Somewhere between 1682 and 1685 we believe work began on the church. We can imagine the excitement in the small community. Just reading through the membership, baptism, and wedding lists that are recorded in the church registers it’s plain to see that worship was important to these families. Jochem Van Wert would no doubt have witnessed the building of the church. Perhaps he marveled at the wealth that brought yellow brick from Holland, along with the elegant mahogany and oak octagonal pulpit, complete with sounding board. He would have been among the first to hear the call to worship ring out from the church bell that “Margaretta of blessed memory”, Frederick’s business partner and first wife, had cast in Holland and carried over the Atlantic in one of her own ships. The biblical verse she had engraved on this bell “Si Deus Pro Nobis, quis contra nos” (If God is with us, who can be against us?) would have brought comfort and inspiration to the new community.

odc pulpit

Margaret did not live to see the work completed. Frederick’s second wife, Catherine, took up the reins, quite literally. It is said that she would ride up on horseback to supervise the work. She took such an interest in it that it would be known as “Catherine’s Church”. Catherine Philipse is listed in the church register as the first member. She remained a patron throughout her life and is buried in a crypt under the chancel with her husband. Margaret gave us our bell. Catherine gave us our communion table – a 17th century Dutch draw-top table of oak and ebony inlay. The two oldest objects in the church come from the two wives of Frederick Philipse.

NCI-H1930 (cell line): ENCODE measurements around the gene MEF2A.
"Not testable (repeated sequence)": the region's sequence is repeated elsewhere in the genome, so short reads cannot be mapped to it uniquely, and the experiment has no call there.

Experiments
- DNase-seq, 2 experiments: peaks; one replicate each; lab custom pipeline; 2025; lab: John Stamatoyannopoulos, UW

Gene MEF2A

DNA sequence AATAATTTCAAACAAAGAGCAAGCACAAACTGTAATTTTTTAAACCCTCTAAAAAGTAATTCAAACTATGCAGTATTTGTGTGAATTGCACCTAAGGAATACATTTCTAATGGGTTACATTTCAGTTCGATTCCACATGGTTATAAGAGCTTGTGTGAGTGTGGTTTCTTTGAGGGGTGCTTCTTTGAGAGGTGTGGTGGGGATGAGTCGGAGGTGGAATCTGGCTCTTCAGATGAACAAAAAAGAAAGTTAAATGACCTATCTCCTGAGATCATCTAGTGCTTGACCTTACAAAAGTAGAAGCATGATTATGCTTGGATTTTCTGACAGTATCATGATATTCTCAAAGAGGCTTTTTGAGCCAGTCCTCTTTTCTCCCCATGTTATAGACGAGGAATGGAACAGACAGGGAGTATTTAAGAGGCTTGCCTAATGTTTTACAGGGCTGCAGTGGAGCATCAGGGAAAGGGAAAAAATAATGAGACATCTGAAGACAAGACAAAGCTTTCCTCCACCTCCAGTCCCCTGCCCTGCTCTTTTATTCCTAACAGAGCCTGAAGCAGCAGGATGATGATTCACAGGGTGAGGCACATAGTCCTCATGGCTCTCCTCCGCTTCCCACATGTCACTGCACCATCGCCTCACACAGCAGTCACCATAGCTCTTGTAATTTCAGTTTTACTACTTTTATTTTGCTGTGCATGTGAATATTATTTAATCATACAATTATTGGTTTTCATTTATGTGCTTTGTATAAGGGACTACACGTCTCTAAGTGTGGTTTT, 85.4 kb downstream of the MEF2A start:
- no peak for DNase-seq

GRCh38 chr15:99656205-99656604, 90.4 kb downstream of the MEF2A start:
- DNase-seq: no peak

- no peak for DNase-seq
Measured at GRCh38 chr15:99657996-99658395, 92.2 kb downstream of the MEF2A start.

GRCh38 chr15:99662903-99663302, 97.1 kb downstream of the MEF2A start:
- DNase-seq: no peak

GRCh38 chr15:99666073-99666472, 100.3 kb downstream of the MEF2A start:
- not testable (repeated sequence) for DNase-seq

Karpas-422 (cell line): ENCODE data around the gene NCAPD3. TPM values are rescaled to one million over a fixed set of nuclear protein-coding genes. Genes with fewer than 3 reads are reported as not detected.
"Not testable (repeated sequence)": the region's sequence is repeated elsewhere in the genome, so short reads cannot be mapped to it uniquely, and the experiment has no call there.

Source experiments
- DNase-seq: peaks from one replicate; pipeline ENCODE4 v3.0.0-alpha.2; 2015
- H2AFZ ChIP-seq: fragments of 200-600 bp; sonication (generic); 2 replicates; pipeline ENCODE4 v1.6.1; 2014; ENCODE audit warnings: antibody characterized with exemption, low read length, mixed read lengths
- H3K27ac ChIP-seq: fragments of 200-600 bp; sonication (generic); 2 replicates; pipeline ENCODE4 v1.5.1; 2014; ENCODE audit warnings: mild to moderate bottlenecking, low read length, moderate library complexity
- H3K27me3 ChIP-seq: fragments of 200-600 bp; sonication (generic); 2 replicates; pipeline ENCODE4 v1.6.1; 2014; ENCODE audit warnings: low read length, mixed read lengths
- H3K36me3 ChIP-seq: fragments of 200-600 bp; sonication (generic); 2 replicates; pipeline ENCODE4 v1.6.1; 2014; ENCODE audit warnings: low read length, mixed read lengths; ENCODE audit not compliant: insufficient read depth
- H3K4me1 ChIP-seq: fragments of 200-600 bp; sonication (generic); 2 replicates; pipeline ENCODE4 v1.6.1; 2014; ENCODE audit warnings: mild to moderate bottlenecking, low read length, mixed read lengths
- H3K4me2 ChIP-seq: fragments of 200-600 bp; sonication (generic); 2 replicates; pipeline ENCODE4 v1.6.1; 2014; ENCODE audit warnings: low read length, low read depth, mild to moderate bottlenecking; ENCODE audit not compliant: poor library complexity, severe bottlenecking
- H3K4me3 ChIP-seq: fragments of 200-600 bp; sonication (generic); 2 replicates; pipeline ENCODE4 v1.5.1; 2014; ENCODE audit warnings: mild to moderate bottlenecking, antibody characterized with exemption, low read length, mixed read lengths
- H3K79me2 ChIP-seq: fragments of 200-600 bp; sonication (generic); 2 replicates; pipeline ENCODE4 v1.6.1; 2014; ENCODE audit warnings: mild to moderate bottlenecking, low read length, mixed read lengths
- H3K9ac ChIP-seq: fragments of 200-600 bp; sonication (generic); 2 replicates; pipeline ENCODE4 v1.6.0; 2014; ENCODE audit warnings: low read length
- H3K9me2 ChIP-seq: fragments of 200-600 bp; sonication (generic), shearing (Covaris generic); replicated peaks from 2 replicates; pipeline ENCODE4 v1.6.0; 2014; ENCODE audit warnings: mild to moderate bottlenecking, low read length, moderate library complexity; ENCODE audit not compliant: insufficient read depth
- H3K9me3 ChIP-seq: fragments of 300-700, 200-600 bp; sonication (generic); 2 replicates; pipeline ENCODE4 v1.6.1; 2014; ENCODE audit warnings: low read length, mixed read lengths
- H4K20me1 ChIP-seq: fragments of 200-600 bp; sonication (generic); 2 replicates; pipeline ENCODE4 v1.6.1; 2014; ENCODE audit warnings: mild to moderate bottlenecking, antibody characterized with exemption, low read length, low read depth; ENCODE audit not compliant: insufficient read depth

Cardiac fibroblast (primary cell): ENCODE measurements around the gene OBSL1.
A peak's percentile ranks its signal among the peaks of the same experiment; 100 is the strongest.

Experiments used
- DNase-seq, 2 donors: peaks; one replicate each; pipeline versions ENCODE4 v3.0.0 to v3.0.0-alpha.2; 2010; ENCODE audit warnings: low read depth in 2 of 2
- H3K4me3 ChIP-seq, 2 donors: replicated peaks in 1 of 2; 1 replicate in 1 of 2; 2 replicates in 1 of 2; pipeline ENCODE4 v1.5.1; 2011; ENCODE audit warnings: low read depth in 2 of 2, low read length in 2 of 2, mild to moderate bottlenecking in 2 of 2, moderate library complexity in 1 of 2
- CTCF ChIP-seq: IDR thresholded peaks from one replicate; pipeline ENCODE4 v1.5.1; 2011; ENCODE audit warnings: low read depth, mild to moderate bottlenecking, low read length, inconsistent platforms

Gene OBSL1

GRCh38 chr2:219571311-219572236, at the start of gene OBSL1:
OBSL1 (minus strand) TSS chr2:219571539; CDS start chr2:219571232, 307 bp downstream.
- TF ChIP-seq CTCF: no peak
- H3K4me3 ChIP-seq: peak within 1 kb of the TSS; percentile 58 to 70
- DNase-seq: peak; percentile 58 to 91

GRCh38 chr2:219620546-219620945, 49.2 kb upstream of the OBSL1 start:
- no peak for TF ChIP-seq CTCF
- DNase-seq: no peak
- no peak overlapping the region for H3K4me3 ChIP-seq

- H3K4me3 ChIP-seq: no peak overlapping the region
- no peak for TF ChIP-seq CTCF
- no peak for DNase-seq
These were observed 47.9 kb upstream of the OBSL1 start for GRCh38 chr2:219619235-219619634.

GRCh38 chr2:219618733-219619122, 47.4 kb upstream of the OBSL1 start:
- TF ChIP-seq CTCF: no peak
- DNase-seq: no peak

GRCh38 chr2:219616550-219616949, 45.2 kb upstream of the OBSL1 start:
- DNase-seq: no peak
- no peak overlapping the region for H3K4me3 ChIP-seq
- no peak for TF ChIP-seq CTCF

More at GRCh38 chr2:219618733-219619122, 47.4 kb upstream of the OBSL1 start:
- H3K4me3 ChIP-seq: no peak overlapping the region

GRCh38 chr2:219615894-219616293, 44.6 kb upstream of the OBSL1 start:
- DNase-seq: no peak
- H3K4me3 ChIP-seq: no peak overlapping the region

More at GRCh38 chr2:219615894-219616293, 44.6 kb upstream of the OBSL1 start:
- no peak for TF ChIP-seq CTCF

Between the commencement of the building of the church to its formal incorporation as a Dutch Reformed Church in 1697, Frederick Philipse was granted his long-sought after royal patent when the British monarchs William and Mary proclaimed him Lord of Philipsburg Manor. The new Lord and his Lady must have caused quite a stir when they showed up for Sunday worship, dressed in the latest fashion and seated in their elaborate chairs on either side of the pulpit with silken curtains to separate them from their tenant farmers and their families.

The Van Werts were early supporters of the church. As I said, Lady Catherine is listed as the first member of the church. Joachim Van Wert is listed as the sixth! He served as an Elder. His son Gerrit Van Weert is listed as the 26th member and he served as a Deacon and Elder. Gerrit’s son Abraham Van Weert is listed as the 188th member. Abraham’s son Martin is listed at the 335th member of the church. And Martin’s son, Issac Van Wart, one of the three captors of Major John Andre, is the father of Frederic, whose headstone we re-dedicate today.

From Joachim down to Issac, the Old Dutch Church welcomed the Van Wart family to worship. Celebrated their marriages, baptized their children, and buried their dead. But generations of peace and prosperity would come to an end with the onset of the American Revolution. Lord Frederick Philipse III, eager to maintain the status quo, sided with the British, while the majority of his Dutch tenants would take up the patriot cause. It is said of the Van Wart family: